The science of animal music preferences

Featured on Episode 2
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Dr. Charles Snowdon's research started with monkey sounds.

It was back in 1969 when he began studying the squirrel-sized cotton-toptamarin monkey.

 A cotton-top tamarin © Wikimedia

A cotton-top tamarin
© Wikimedia

HOW HIS RESEARCH STARTED

Dr. Snowdon was researching at the University of Wisconsin-Madison, investigating the vocal and chemical communication signals as well as their social development and cognition of the cotton-top tamarin monkey.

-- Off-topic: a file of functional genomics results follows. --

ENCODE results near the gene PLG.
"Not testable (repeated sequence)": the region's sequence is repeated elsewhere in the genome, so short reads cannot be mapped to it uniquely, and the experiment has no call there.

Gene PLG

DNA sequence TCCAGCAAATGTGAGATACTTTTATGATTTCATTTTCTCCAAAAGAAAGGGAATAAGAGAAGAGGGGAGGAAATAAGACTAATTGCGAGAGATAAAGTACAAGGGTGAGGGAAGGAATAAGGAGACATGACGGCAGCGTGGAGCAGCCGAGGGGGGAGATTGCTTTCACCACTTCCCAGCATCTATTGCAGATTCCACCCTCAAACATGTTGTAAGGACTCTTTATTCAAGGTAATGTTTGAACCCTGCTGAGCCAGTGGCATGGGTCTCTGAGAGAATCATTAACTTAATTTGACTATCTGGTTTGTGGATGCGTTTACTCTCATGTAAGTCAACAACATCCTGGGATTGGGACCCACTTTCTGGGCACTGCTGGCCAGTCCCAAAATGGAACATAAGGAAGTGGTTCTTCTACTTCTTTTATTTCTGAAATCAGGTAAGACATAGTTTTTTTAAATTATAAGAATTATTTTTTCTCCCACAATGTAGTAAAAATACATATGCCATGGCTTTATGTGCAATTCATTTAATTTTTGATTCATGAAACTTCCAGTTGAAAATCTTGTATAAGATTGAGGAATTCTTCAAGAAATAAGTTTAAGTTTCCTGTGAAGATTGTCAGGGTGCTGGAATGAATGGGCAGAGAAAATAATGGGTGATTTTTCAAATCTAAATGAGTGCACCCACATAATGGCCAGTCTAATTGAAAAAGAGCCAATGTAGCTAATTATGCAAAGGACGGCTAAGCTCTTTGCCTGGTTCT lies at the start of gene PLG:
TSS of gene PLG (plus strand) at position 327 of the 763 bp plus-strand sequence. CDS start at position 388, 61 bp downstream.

SHIFTING TO MUSIC MAKING

It happened in 2009 when he teamed up with a cellist from the National Symphony Orchestra, David Teie to craft music for the monkeys. The pair identified the vocalizations made by the mammals and composed music to mirror it.

The study showed that it's not just humans who engage with music. 

COMPOSING FOR CATS

From there, Snowdon and Teie started composing music for cats. They used the same technique as they did when developing the monkey music.

They began by identifying how felines communicate and what frequencies they are able to hear. 

The result is music for cats. 

You can buy or listen to the music over at Music for Cats